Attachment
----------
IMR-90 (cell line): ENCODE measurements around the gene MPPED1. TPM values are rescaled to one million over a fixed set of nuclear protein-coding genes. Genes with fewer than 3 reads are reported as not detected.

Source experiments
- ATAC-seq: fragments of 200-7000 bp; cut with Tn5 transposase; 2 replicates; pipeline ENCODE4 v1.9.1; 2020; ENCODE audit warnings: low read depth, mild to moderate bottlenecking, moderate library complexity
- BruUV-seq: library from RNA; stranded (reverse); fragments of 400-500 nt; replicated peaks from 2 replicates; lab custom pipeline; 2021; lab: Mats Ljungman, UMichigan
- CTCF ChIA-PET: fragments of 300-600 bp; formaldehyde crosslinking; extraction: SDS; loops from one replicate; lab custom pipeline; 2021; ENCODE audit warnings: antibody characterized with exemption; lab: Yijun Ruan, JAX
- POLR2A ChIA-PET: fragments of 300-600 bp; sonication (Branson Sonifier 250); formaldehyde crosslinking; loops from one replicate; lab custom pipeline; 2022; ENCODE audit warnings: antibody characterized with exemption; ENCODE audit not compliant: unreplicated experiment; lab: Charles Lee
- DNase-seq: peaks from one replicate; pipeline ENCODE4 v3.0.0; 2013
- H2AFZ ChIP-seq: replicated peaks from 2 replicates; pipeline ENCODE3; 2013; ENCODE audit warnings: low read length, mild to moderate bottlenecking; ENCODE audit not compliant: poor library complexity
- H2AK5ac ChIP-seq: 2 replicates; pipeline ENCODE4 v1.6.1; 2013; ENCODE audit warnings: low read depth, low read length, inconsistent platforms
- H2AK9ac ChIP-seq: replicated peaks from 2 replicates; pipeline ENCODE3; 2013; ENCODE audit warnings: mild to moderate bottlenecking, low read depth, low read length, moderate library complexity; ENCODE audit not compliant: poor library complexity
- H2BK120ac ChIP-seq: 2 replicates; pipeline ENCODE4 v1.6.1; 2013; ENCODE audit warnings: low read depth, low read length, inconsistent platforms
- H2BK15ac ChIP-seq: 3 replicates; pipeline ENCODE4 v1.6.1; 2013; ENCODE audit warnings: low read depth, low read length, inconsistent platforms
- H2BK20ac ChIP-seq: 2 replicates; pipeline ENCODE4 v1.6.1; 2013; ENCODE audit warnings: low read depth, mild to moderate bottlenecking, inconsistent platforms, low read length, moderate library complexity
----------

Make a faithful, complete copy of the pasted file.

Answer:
IMR-90 (cell line): ENCODE measurements around the gene MPPED1. TPM values are rescaled to one million over a fixed set of nuclear protein-coding genes. Genes with fewer than 3 reads are reported as not detected.

Source experiments
- ATAC-seq: fragments of 200-7000 bp; cut with Tn5 transposase; 2 replicates; pipeline ENCODE4 v1.9.1; 2020; ENCODE audit warnings: low read depth, mild to moderate bottlenecking, moderate library complexity
- BruUV-seq: library from RNA; stranded (reverse); fragments of 400-500 nt; replicated peaks from 2 replicates; lab custom pipeline; 2021; lab: Mats Ljungman, UMichigan
- CTCF ChIA-PET: fragments of 300-600 bp; formaldehyde crosslinking; extraction: SDS; loops from one replicate; lab custom pipeline; 2021; ENCODE audit warnings: antibody characterized with exemption; lab: Yijun Ruan, JAX
- POLR2A ChIA-PET: fragments of 300-600 bp; sonication (Branson Sonifier 250); formaldehyde crosslinking; loops from one replicate; lab custom pipeline; 2022; ENCODE audit warnings: antibody characterized with exemption; ENCODE audit not compliant: unreplicated experiment; lab: Charles Lee
- DNase-seq: peaks from one replicate; pipeline ENCODE4 v3.0.0; 2013
- H2AFZ ChIP-seq: replicated peaks from 2 replicates; pipeline ENCODE3; 2013; ENCODE audit warnings: low read length, mild to moderate bottlenecking; ENCODE audit not compliant: poor library complexity
- H2AK5ac ChIP-seq: 2 replicates; pipeline ENCODE4 v1.6.1; 2013; ENCODE audit warnings: low read depth, low read length, inconsistent platforms
- H2AK9ac ChIP-seq: replicated peaks from 2 replicates; pipeline ENCODE3; 2013; ENCODE audit warnings: mild to moderate bottlenecking, low read depth, low read length, moderate library complexity; ENCODE audit not compliant: poor library complexity
- H2BK120ac ChIP-seq: 2 replicates; pipeline ENCODE4 v1.6.1; 2013; ENCODE audit warnings: low read depth, low read length, inconsistent platforms
- H2BK15ac ChIP-seq: 3 replicates; pipeline ENCODE4 v1.6.1; 2013; ENCODE audit warnings: low read depth, low read length, inconsistent platforms
- H2BK20ac ChIP-seq: 2 replicates; pipeline ENCODE4 v1.6.1; 2013; ENCODE audit warnings: low read depth, mild to moderate bottlenecking, inconsistent platforms, low read length, moderate library complexity